When Mom would have a really bad day, we would read scripture, pray, and sing praises to our God. Every time, the Lord would meet us there and peace, hope, and strength covered her spirit—until the day He came for her and gave her the happy-ever-after ending she desired.

May we as authors, not only give our readers what they want, but lead them to the place where their needs become their desire. Then our character’s happy-ever-after ending reaches into the reader’s heart where they find their own happy-ever-after ending. And isn’t that what we really want?

The Writer’s Heart: Prayer

The Writer’s Heart: Prayerblogreligious-2598299__340

How is your prayer life? The apostle Paul mentions a fellow-servant of the Lord, a prisoner of the Lord with Paul, whose life was characterized by prayer and concern for others.

“Epaphras, who is one of your number, a bondslave of Jesus Christ, sends you his greetings,

always laboring earnestly for you in his prayers,

that you may stand perfect

and fully assured in all the will of God.

For I bear him witness that

he has a deep concern for you

and for those who are in Laodicea and Hierapolis.”

Colossians 4:12,13, NASB

Family, encouragement, and a united purpose—These common bonds characterize the writers and publishers I’ve encountered through conferences, workshops, and working with editors. We cheer for each other’s success, encourage with our words, and offer help where we can.

We are as Epaphras—of the same number, like-minded, if you will. As Christian authors, we want our writing to point to God in truth and love. There are times we are discouraged, at a loss for words, and wonder if we are on the right track. Epaphras’ example speaks to our greatest weapon in encouraging one another. As he labored, earnestly for you in his prayers, may we do the same for each other.

Currently, I am working on a sequel to my first novel, which is in the last phase before publication. If the Lord brings me to mind, would you pray for me as my first comes to completion and for the Lord to lead in the writing of the second? What is your current project? How can we pray for you?

As we pray for one another, and the Lord prospers our work according to His purpose, we all share in the joy. The success belongs to us all with the Lord receiving the glory. Thank you for praying.

The Writer’s Heart: Diligence

The Writer’s Heart: Diligence

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“Study to shew thyself approved unto God,

a workman that needeth not to be ashamed,

rightly dividing the word of truth.”

2 Timothy 2:15, KJV

The apostle Paul wrote Timothy an exhortation we would  be wise to heed. Timothy’s work of the ministry required a knowledge of the word of truth. The work of ministering the gospel is a task all God’s children have been given. Paul told Timothy and us—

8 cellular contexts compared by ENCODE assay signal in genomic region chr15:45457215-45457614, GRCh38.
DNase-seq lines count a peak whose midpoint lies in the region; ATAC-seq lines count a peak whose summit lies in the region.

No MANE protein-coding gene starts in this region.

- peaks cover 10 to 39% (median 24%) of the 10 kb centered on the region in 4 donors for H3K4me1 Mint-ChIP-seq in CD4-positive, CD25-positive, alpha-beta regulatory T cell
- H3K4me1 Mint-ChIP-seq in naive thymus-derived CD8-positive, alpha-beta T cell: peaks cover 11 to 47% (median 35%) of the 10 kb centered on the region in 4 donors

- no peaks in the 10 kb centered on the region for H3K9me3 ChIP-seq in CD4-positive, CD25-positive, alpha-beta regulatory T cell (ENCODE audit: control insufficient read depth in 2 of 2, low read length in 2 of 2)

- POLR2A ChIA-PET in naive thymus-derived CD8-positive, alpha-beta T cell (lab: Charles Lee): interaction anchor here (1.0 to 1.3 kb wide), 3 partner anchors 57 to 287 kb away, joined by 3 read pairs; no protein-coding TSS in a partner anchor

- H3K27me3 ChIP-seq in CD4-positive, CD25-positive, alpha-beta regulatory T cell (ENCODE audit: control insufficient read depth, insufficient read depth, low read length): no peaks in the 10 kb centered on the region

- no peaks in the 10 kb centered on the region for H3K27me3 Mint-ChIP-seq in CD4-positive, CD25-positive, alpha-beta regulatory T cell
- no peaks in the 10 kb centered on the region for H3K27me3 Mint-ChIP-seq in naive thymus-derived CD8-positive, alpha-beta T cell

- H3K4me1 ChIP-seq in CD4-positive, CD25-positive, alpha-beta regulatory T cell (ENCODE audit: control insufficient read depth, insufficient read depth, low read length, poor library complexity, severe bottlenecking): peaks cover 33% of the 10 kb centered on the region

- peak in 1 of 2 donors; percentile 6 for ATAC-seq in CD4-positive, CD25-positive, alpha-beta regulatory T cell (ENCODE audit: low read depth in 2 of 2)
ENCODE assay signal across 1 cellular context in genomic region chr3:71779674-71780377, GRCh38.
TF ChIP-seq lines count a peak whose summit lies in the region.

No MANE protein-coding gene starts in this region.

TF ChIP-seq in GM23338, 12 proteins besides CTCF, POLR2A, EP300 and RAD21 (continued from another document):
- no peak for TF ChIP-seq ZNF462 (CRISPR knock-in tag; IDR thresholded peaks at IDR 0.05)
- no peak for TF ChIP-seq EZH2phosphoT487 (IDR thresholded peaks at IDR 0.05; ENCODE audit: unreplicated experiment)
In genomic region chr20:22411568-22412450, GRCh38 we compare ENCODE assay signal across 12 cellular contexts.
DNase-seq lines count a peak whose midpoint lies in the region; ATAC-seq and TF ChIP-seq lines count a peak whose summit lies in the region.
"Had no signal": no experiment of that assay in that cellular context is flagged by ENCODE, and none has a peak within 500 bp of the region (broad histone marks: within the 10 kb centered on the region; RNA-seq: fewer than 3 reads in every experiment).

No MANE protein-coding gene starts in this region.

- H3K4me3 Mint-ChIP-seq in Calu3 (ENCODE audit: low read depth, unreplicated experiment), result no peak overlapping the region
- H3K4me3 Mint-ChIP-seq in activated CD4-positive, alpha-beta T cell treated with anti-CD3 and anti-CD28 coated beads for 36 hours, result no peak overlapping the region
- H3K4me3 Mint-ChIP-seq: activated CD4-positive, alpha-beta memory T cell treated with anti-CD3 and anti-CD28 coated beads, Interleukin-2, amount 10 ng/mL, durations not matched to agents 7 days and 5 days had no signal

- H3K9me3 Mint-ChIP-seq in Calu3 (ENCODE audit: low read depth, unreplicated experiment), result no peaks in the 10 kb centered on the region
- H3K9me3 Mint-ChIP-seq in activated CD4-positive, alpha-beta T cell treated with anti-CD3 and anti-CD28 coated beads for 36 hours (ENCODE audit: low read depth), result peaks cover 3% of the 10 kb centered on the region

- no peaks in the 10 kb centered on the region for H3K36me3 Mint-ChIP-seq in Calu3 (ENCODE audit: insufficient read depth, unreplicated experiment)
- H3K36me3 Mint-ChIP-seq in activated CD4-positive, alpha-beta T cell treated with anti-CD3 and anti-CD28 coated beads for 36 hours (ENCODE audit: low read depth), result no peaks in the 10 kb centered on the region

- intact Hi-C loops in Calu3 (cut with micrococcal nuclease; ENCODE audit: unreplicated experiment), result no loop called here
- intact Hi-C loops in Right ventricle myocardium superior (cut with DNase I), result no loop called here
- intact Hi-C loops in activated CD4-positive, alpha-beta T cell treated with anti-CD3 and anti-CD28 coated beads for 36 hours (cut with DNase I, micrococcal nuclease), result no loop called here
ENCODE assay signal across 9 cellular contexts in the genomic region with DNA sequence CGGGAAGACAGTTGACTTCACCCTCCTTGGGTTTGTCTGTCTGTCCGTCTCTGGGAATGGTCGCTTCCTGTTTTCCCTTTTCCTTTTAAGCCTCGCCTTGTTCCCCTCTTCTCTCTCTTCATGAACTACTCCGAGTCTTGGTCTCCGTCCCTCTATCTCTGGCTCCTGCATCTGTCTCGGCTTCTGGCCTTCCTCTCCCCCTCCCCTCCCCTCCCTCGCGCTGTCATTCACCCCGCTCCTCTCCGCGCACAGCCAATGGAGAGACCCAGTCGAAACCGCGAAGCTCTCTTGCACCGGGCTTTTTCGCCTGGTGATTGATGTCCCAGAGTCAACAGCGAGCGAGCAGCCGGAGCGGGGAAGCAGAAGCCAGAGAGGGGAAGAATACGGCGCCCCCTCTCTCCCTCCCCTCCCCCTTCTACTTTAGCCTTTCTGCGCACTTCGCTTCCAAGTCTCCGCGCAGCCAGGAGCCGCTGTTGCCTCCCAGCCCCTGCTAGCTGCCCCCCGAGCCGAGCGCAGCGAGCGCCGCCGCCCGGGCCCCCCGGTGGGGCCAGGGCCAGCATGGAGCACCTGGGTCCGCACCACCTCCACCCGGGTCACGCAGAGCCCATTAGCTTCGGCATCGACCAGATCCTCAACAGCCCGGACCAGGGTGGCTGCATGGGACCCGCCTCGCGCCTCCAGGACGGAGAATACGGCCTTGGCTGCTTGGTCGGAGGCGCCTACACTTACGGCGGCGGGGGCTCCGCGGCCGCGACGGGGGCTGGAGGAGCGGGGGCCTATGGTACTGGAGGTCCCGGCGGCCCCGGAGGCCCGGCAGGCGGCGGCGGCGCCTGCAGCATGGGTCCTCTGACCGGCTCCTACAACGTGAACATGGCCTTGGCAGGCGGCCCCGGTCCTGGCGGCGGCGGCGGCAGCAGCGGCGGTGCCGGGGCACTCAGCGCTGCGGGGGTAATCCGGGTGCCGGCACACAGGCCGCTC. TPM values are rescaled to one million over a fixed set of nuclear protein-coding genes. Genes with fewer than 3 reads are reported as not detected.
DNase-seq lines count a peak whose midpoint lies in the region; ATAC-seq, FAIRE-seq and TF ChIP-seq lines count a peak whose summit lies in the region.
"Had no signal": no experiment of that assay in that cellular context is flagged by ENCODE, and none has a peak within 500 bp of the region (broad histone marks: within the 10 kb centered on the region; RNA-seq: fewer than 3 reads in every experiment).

• Study the word of truth, God’s word. The word used for study is also translated diligent. We study, study some more, and keep on studying the word of truth.
  • Why to  study—We are God’s workmen. Our work represents Him. As we study we learn of God, how and where to work.
  • The results—We won’t be ashamed to offer our work to God for it will be done the right way, His way.
  • And it proves our work is a work of love and thanksgiving to the Lord. It proves we are His.

It takes diligent study. The Lord has given us this ministry through our writing. Our work needs to be something we are not ashamed to share with the world.

I’ve sat in several Christian writer’s conferences and heard authors talk about their first attempts at completing a book. After sitting in a file cabinet for years, the manuscript gets pulled out of hiding only to be either reworked or filed away—far away. These authors tell us—

  • Study the craft. Keep studying the craft.
  • Learn from those who have gone before us. There are many conferences, books on writing, podcasts, and groups to choose from to help us in our study.
  • Write with a view leave our reader with more than they expected.
  • Remember our words reflects who we are.
  • If we write as a fellow worker with the Lord, our work also represents Him.

The apostle Paul went so far as to instruct Timothy to use words of truth and not to use—words promoting strife, have no profit, words that lead others into wrong behavior, profane and vain babblings(These are sure to get the editor’s red ink if not a rejection of the whole.)

Helping Each Other: Two books I return to in studying the writing craft are: Write Better, by Andrew T. Le Peau—It’s full of illustrations, instructions, and some laughs. Communicate to Change Lives, In Person and Print, by James N. Watkins.

What book/s do you find helpful in studying the craft? The next step—write and write some more.